Comprehensive Description

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Description

"Aglaophamus ornatus, new species

 

(Plate 24)

 

 

Aglaophamus virginis Hartman, 1953, p. 30 (in part).

 

Aglaophamus macroura Hartman, 1964, p. 103 (in part).

 

 

Records: 1

 

0: 6 sta. 678 (1); 10:11 sta. 734 (2) ;

 

12: 5 sta. 1003 (2, TYPE); 12: 8 sta. 437 (1); 12:13 sta. 420 (1);

 

12:16 sta. 997 (1); 12:17 sta. 432 (4); 12:19 sta. 428 (2);

 

15: 1 sta. 612 (2); 15: 3 sta. 1054 (1); 16: 8 sta. 52-63 (9);

 

16: 9 sta. 7-63 (4); 16:12 sta. 49-63 (3); 16:13 sta. 74-63 (1);

 

16:14 sta. 67-63 (5); 16:16 sta. 32-63 (3); 16:20 sta. 62-63 (1);

 

16:21 sta. 66-63 (1); 16:22 sta. 45-63 (1); 16:23 sta. 48-63 (1);

 

16:27 sta. 28-63 (1); 16:28 sta. 64-63 (1); 16:29 sta. 439 (fgm).

 

 

Description: Large individuals measure 80 to 200 mm long by 5.2 to 7 mm wide and consist of up to 190 segments. Individuals from the Ant­arctic Peninsula and Bransfield Strait are dark purple to nearly black; others are pale with a purplish brown midventral stripe. The prosto­mium is subrectangular, wider than long, and has two pairs of antennae; the anterior, smaller ones are at the frontal ectal margin, and the pos­terior larger pair is inserted far back and ventrolaterally. There are no visible eyes. The oral field extends back through the ventrum of the seventh segment. The muscular proboscis terminates in a circlet of bifid papillae; subterminal rows number 13 or 14, and each of these rows is replaced by a triangular patch, each of the multiple rows with 8 to 10 much smaller papillae in longitudinal rows. The proximal surface of the proboscis is smooth.

 

Interramal cirri are involute, first present from the second segment and at first very small and inconspicuous; they increase in size rapidly so as to inscribe a coil within a few segments; they are continued posteriorly to near the end of the body; only the last five or six segments lack them. Parapodia are well developed throughout. Anteriormost noto­podia and neuropodia have deeply incised, well separated acicular lobes (Fig. A). A broad foliaceous superior lobe extends like a saddle over the notopodial base, and a slender, triangular notopodial lobe makes con­tact with the base of the interramal cirrus. Setae occur in full, spreading fascicles. Farther back the acicular lobe is only slightly incised to rounded; the superior lobe enlarges, and the notopodial cirrus is foliace­ous, broadly cordate to somewhat rhomboid (Fig. B); it replaces or ob­scures the much shorter postsetal lobe. Neuropodia, at best development, have an erect lobe which is digitate in median segments; the ventral edge is conspicuously crenulated, and shows considerable variation along the length of the body and among individuals within a lot. The neuropodial postsetal lobe is greatly prolonged, broad and extends distally beyond most of the long setae. The preacicular lobe is shortest, located in front of the rounded acicular lobe.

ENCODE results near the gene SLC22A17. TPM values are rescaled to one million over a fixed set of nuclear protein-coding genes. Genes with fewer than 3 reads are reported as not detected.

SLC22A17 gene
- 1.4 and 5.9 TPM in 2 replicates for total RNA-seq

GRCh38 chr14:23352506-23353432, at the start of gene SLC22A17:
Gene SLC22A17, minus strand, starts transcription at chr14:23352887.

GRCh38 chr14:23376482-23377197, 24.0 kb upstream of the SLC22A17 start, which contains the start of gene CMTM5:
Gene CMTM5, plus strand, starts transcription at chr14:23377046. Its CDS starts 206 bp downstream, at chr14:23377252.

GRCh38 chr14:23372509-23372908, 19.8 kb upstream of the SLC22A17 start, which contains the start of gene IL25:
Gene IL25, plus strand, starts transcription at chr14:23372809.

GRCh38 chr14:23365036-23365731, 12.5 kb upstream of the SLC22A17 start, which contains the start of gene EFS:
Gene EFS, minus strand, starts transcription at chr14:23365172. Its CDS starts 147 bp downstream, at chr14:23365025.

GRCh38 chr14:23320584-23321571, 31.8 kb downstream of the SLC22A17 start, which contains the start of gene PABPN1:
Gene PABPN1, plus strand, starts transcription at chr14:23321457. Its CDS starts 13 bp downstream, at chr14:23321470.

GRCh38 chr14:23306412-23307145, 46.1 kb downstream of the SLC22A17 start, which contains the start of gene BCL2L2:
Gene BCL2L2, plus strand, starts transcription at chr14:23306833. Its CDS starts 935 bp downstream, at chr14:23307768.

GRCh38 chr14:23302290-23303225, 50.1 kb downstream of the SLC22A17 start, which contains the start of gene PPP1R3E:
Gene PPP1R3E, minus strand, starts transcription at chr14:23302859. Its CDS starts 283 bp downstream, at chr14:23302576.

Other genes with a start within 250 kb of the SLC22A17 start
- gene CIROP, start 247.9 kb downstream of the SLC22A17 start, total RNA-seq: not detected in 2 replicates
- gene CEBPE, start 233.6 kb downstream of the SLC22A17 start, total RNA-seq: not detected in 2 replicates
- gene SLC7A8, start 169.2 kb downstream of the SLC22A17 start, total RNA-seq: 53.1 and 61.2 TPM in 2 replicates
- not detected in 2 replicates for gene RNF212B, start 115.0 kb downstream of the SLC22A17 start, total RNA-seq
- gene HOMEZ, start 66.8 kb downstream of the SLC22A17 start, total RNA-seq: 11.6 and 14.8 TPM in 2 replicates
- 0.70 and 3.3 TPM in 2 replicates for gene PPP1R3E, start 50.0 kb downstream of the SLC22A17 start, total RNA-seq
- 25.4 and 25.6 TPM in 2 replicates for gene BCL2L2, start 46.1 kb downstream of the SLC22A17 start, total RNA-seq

A small papillar process, between the preacicular and acicular lobes in neuropodia, is characteristic but easily overlooked. Acicula are yel­low, distally recurved, and project from the ends of the acicular lobes or lie buried in them; they may be somewhat retracted into the parapodial tissue. Preacicular setae are transversely barred; postacicular setae are slender and smooth along the cutting edge or lightly serrated. Posterior-most parapodia have greatly reduced parapodial lobes (Fig. C); the noto­podial lobe is much constricted and the acicular lobes are most promi­nent.

 

A. ornatus differs from other species in the early origin of the in­terramal cirrus, first present though small at segment two and continued to near the end of the body. Notopodial lobes are unusually large and approach the superior lobe in size. Anterior acicular lobes are deeply in­cised and rounded in median segments. Postsetal lobes of neuropodia have a crenulated ventral edge in postmedian segments.

 

Small coiled nematodes are occasionally seen attached to the anterior side of notopodia, usually one on a parapodium. Some individuals have colonies of endoproct bryozoans, possibly Loxosomella, along the outer edges of interramal cirri.

 

Aglaophamus virginis Hartman (1953, p. 30), from the Falkland Is­lands in 75 m (not Kinberg, 1866), is here referred to A. ornatus. A. virginis Kinberg is described below.

 

 

Distribution: Scotia Sea, in 732-1400 m; Bransfield Strait, in 210­1120 m; South Sandwich Islands, in 101-1080 m; Antarctic Peninsula, in 25-165 m."

 

(Hartman, 1967)

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Creative Commons Attribution Non Commercial 3.0 (CC BY-NC 3.0)

© National Museum of Natural History, Smithsonian Institution

Source: Antarctic Invertebrates Website (NMNH)

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